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alive, but having no thought, procreated other beings that had both life and intelligence. These latter productions must be surely conceived, like the spirit of our mo, dern writer above cited, to have kindled into cogitation, by having bodies unaccountably formed to strike out this flame, and without which they could have made no collisions of a finer nature, than what might cause the voice of thunder and the flashes of lightning to be heard and seen from them. Such were the ancient dogmata of Egypt, and it is not so great a wonder they were so, conșidering the low state of their rudiments of knowledge; but that any writer should think of offering sentiments of this sort in an age of philosophy, so clear and intelligible, as all, who know philosophy, are now versed in, is, I confess, to me most amazing.

But this, as I have said, was, before the

« ήν δε τινα ζώα έκ έχοντα αισθησιν εξ ων εγενετο ζώα νοερα, Euseb. Præp. Evang. lib. 1. c. 10. • ταύθ' ευρέθη εν

εν τη κοσμογονία γεγραμμένα τααύτε. . Id. ibid.

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age of Moses, the wisdom of Egypt. Atheistic, sine Deo,' supposing that the world had been made and governed without a God, by blind and unintelligent principles of nature; their worship and religion was according to it. But Moses, though learned in all the wisdom of the Egyptians, was also better instructed, and taught in opposition to the Egyptian literature, that, in the begin. ning, God created the heavens and the earth, and that without him was not any thing made that was made :" And the God, whom Moses had thus declared, had most amazingly exalted his power against all the gods and religion of Egypt, by bringing his people, a

See Connect. vol. ii. b. ix. It may be thought sur. prising that it should ; but philosophy seems to have begun upon these blind principles in all countries. It appears to have been the old way of the first world, which perished in the flood; see Job xxii. 15, 16, 17. And in later ages, after the deluge, the Greeks, copying after the first rudiments of Egypt, long philosophized, without supposing that any intelligence had made or governed the world. Anaxagoras is said to have introduced this principle, apāto tū ünn Név stisnouv. Laert. in Anaxag. & Acts vii. 22.

Gen. i. 1. See hereafter.

nation out of the midst of and from under their subjection to the Egyptians, by such signs and wonders, by such a mighty hand and stretched out arm; by such amazing miracles, and entire overthrow of all the strength of Egypt, that if it were asked of the days that were past, since the day that God created man upon the earth, no such thing as this great thing had ever been, nor any thing heard like it.' Egypt was destroyed, greatly diminished and brought low; its king and armies overwhelmed and lost in the Red Sea ;" six hundred thousand slaves, besides women and children, had left this country, the Egyptians not being able in the least to oppose it; where now, and what, were the gods of Egypt? their elementary powers, or siderçal influences? Was it not too plain to be contradicted, that there was a Power who ruled in the heavens far mightier than they ; who disposed of them as he pleased, and was able to do by himself whatsoever he pleased to have done in the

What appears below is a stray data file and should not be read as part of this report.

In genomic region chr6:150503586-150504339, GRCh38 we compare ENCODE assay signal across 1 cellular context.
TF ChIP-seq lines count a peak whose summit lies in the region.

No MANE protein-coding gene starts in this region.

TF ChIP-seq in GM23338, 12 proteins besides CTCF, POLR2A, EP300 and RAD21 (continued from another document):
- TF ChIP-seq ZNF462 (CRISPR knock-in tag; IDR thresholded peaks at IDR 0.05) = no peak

Deat. iv. 32....34.

k Exod. x. 7. xii. 29, 30.

earth? Should not the Egyptians who remained turn and enquire, and seek after to serve this God? Would not state-policy, which always has, and always will try to work its way, notwithstanding religion, have herein prevented them, and offered it to their consideration, whether, if they took this course, the Israelites might not come and take away their place and nation? It seems to have satisfied them better, to correct their year, and reform their own system: and what more likely reform of their religion might they fall into, than now to consider, that unquestionably they had been wrong in supposing that elements governed the course of nature, without a personal agent ruling in them. But, conceiving that the Israelites had their God, they reputed that every nation had its own ;' and looking back to their most early progenitors, who had been the glory of their times, and under whom had been laid all the foundation of their publick and private happiness; they supposed them,

See Micah iv. 5. 2 Kings xxiii. 33, 34, 35.

after leaving the earth, to have taken their orbs, to govern and influence the things below, in some element, star, or sphere above. The Greeks thus reputed that Astræa, after long labouring on earth to do good to mortals, had at last left the world, to give her light from the constellation called Virgo." And we find it an ancient apophthegm of the Egyptians, that their most ancient kings, who lad prosperously governed them, were divine;" and accordingly they now canonized these, and endeavoured to devote and consign themselves to their protection.

That.mythology came in upon this alleration of their theology, is obviously evident: for mingling the history of these men

τη. Επίαθ' υπερανίη, ταύτην δ' άρα νασσετο χώρης. 'Hχι στις έννυχιη έτι φαινεται ανθρωποισι.

Aratus Phen. ver. 134. Thus the Egyptian heroes departed : τάς δε ψυχάς λάμπουν ärpa. Vide Plut. de Iside et Osirid..

» Λίγιται δε και ψάμμονος ν 'Αιγυπ7ω φιλοσόφ» διακεσας μποδίξασθαι μάλισα των λιχθένων, οτι πανlες άνθρωποι βασιλεύονται υπο θια, το γαρ αρχον τον εκάσω και κρατέν θείον εστιν. Ρlutarch. in Alexandr.

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